Smithsonian.com has reported on the environmentally damaging effects of de-icing road salt, a timely discussion given USA’s recent deep freeze. A staggering 40% of the country’s streams have chloride levels that are higher than what’s safe for aquatic life.
With more and more roads pushing into new areas, the demand for a safe driving surface in snowy+icy conditions mean that ever more salt is being spread – and then washing off into the surrounding environment. As the salt dissolves, it breaks down into its separate components of sodium and chloride. Sodium doesn’t wash a long way from its source but chloride is much more mobile and can contaminate streams and wells many miles away.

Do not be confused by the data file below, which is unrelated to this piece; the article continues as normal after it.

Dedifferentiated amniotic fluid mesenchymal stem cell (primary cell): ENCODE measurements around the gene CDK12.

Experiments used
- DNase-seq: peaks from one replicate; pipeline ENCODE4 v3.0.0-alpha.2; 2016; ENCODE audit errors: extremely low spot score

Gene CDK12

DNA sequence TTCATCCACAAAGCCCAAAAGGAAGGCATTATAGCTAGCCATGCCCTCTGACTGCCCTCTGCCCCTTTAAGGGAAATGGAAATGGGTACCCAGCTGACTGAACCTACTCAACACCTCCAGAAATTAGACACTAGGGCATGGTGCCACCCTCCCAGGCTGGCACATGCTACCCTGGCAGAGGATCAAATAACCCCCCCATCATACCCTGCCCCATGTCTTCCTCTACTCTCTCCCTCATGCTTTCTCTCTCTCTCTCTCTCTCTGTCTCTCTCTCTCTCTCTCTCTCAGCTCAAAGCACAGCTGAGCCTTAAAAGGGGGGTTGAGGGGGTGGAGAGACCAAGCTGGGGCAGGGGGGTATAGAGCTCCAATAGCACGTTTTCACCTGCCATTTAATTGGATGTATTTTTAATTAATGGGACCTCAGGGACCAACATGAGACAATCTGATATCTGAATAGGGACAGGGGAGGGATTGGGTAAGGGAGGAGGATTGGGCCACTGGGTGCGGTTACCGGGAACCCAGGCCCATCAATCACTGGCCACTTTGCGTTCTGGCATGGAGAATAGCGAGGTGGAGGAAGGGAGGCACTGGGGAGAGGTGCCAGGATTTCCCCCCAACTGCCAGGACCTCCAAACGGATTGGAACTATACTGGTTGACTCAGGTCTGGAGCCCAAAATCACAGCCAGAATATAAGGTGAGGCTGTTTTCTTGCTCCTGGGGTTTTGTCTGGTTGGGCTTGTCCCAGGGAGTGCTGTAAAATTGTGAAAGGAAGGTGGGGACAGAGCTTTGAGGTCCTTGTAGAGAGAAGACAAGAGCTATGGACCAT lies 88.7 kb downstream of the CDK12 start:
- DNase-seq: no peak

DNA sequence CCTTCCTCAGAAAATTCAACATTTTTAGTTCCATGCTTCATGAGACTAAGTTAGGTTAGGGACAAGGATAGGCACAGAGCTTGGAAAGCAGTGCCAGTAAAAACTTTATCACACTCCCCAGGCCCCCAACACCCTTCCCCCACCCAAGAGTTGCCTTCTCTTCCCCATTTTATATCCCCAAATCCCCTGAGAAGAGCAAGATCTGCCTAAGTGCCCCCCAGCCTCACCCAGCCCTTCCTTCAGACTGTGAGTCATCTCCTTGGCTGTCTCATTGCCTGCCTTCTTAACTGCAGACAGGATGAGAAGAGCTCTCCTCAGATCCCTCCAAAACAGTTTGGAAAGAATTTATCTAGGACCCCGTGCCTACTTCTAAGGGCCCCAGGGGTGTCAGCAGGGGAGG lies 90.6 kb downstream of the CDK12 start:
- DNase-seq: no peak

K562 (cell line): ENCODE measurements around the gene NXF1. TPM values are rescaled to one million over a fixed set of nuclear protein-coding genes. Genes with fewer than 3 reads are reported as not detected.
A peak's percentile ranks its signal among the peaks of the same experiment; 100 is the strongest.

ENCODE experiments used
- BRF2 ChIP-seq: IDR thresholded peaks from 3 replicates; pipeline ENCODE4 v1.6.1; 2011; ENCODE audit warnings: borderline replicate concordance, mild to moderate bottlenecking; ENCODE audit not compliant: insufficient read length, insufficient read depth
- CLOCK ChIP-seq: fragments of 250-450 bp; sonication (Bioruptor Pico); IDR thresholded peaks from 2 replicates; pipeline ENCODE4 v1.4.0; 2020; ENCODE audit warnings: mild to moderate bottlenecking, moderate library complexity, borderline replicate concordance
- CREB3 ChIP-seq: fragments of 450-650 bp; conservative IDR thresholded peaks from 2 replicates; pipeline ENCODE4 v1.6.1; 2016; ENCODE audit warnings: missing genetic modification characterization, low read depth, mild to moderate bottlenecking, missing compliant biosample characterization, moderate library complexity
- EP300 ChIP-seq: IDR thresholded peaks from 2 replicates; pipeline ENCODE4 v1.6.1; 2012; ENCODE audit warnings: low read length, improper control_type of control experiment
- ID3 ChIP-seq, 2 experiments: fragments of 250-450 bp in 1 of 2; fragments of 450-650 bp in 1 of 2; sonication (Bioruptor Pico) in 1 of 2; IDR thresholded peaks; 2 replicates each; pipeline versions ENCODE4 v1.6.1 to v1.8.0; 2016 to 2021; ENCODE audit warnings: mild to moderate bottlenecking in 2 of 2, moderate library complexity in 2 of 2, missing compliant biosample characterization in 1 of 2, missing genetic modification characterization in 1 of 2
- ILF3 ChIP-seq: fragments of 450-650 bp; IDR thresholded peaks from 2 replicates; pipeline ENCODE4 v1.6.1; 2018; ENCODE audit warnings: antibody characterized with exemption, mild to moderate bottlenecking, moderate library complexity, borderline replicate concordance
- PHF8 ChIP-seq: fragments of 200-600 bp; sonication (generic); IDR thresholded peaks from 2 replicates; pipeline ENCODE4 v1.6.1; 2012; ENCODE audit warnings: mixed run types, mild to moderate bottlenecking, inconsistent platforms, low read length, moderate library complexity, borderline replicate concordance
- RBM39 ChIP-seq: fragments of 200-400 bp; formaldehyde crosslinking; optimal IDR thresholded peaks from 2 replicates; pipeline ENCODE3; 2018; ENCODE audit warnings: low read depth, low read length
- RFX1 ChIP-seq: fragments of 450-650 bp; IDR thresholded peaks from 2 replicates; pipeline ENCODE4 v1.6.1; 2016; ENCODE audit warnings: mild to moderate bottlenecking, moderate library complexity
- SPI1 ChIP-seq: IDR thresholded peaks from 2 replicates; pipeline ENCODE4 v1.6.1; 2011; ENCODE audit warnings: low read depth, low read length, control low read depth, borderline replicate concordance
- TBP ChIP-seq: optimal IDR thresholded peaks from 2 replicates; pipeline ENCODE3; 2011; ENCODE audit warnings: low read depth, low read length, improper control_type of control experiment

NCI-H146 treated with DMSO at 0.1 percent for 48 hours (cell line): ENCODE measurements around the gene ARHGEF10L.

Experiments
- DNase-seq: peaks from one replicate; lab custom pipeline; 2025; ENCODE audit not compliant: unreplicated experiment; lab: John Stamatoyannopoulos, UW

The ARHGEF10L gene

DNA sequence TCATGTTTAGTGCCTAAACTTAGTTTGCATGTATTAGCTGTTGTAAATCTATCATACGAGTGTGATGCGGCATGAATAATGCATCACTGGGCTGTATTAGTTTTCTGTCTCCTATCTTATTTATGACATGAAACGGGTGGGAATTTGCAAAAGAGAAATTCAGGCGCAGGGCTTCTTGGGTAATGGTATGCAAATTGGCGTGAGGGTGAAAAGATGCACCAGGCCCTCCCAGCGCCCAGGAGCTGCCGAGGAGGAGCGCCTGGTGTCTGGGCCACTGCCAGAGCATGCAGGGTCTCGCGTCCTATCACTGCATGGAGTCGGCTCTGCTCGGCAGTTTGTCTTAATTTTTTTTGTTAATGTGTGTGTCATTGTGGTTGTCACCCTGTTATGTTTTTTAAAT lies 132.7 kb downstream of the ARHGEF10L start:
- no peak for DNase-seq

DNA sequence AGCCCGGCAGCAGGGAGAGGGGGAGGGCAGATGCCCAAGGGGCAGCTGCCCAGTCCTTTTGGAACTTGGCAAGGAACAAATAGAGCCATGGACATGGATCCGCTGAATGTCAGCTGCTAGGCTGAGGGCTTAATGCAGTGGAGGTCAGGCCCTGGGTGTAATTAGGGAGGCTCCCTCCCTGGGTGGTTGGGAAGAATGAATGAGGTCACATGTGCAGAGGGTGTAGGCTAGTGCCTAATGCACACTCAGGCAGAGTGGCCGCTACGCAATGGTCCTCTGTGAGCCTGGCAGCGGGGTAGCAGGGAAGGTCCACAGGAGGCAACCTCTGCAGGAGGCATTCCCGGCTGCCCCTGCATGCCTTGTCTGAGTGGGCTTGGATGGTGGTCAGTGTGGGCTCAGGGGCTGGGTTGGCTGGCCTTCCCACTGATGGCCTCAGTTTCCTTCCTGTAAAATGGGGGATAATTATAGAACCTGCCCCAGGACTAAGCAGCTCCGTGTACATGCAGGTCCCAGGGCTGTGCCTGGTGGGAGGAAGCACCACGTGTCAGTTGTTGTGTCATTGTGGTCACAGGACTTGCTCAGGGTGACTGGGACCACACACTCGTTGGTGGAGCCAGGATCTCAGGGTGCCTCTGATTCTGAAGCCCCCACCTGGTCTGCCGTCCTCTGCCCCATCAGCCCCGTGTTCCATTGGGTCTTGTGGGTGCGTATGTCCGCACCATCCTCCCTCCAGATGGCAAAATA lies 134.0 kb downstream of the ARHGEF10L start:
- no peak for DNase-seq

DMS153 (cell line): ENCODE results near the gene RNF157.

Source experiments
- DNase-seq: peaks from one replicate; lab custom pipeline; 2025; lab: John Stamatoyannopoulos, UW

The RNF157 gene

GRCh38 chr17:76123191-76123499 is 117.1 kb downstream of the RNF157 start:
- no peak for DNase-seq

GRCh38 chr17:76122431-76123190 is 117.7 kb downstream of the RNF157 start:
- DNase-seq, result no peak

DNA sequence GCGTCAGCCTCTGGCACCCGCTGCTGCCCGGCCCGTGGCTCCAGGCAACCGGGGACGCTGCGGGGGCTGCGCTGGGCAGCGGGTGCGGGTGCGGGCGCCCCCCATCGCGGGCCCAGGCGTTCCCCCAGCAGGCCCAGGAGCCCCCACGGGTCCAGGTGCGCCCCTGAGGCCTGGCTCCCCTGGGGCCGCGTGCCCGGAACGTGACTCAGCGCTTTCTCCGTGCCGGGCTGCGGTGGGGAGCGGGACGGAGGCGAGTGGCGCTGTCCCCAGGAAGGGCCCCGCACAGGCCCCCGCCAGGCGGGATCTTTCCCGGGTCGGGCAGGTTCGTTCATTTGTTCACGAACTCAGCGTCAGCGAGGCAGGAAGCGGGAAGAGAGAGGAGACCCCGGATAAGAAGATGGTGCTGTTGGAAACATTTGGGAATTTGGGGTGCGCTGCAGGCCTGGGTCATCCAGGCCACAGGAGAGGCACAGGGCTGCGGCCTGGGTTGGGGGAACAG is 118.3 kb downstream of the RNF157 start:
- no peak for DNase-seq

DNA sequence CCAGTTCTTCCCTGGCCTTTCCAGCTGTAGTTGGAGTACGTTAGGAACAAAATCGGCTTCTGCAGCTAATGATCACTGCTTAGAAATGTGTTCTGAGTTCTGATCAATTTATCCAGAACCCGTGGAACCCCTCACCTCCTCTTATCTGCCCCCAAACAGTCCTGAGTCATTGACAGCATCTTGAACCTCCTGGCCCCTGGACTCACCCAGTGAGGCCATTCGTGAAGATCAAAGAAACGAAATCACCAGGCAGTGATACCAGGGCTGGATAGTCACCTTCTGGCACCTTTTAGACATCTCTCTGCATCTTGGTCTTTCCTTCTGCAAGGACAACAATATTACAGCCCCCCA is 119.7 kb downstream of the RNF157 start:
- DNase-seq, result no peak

Several studies have found that the levels of road salt that end up in nearby streams can have adverse consequences for aquatic and semi-aquatic plants, as well as amphibians, like frogs and salamanders, and fresh-water crustaceans. A study in Massachusetts also found that higher salt levels can contribute to the spread of invasive, more salt-tolerant plants. High salt levels near roadsides also damage soil structure.
Road maintenance authorities are trying out news ways of using salt to lessen how much of it is used, such as spreading it before storm events rather than after, and mixing it with sand and gravel. There are also experiments with other de-icing materials, including cheese brine, molasses and beet juice.
In Canada, salt is now classified as an environmental toxin and there are new stricter, guidelines for how it can be used.
Read more at Smithsonian.com